Digital security: Online harassment silencing some journalists
KARACHI : Three years ago, journalists in Pakistan had to do a double take when they found out that a foreign government was tracking their every move and more through their cell phones. Fast forward to today and a majority of journalists in the country feel that they are digitally insecure.
This was revealed in a survey report, “Digital (in)security of Journalists in Pakistan”, released by the Digital Rights Foundation (DRF) this week.
The report explores the levels of digital threats that journalists face, their experiences of online insecurity, and recommends steps which they can take to protect themselves in the wild west of the online world.
Its survey found that 66 per cent of journalists felt they were digitally insecure through some form of digital attack either through a hack — as was the event of Hamid Mir’s twitter account, threatened by intimidating interactions on social media, blackmailed or harassed by trolls over a sustained period of time, sexually harassed, having your data stolen, being cyber-stalked, or even receiving malware or phishing emails.
The report found that harassment was the most common threat which journalists faced online with 78 per cent of respondents of the survey experiencing some form of online threat or harassment.
As a consequence, 45.5 per cent of them thought that online insecurity caused them to self-censor themselves. Similarly, 33.3 per cent of respondents said they reduced their use of social media after facing online insecurity of different types. As many as 15.2 per cent had deactivated their social media accounts out of fear.
Moreover, 56 per cent felt that online insecurity was tied with their physical safety — giving rise to the fear among a majority of respondents that the virtual world could catch up to them in the real world too.
“For journalists, online harassment has more direct implications for freedom of expression because it can lead to self-censorship and reticence towards reporting on certain subjects,” DRF Executive Director Nighat Dad told The Express Tribune.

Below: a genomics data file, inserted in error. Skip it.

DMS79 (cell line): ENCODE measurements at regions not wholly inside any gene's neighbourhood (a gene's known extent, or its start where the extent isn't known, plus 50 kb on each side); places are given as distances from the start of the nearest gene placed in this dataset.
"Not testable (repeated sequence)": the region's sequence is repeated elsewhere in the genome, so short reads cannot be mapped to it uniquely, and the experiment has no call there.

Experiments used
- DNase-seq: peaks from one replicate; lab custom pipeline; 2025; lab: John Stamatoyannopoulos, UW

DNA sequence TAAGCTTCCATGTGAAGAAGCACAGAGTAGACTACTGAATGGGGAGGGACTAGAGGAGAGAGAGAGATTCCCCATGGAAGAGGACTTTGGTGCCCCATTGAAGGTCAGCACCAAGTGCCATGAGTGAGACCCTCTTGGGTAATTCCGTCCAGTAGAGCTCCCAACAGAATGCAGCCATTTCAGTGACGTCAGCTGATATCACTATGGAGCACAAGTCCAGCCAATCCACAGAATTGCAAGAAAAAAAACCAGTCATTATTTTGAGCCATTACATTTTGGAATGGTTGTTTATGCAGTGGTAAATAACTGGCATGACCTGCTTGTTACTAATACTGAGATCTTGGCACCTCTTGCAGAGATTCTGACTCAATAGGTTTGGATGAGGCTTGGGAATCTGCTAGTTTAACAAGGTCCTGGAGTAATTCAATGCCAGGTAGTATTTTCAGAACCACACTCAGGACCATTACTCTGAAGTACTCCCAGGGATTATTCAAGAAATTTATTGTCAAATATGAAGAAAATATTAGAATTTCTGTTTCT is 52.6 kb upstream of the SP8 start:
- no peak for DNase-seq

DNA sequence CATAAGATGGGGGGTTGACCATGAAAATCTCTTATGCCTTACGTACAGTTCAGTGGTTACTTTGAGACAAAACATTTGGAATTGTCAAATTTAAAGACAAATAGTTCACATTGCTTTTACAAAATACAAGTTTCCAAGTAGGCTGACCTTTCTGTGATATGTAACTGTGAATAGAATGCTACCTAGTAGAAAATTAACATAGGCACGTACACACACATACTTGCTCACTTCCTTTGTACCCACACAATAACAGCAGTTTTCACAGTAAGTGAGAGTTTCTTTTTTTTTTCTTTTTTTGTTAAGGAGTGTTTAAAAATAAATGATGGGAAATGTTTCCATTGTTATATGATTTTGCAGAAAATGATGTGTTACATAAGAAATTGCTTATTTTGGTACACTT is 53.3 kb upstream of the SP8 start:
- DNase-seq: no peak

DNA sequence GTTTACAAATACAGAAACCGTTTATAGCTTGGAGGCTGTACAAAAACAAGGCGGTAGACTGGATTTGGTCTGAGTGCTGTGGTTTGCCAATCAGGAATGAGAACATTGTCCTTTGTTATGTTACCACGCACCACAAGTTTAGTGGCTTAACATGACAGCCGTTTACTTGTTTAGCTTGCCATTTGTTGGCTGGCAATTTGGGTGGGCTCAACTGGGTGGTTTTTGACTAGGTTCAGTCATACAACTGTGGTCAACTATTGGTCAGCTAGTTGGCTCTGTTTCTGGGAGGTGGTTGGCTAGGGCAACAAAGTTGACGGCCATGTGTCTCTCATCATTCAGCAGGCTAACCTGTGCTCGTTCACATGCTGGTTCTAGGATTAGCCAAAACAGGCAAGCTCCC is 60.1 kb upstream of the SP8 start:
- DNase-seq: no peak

“In DRF’s experience, online harassment occurs on a continuum with offline violence and restrictions, often replicating non-virtual structures,” she said.
Dad, who had edited the report, believes that online harassment is a gendered crime since a majority of the victims (67 per cent of callers) are women. In the context of journalists, this means that women are more at risk online than men.
This was backed by how 72 per cent of female journalists reported having experienced digital insecurity as opposed to 61 per cent for men, noting that harassment was more tied to the gender.
To make matters worse, around a third of journalists surveyed did not know what to do when subjected to a digital crime or harassment. For those who knew that they had to contact law enforcement, 62 per cent said they did not know just how they would contact them.
This was exacerbated by how a majority of respondents said that their organization did not provide any training on digital security.
The DRF recommended that digital safety should be institutionalised with organisations taking a greater interest in training their employees. Develop better communication channels with social media companies, set up internal systems to report the attack, remove obstacles to the use of encryption technology.
Moreover, FIA should be provided with more resources to help journalists.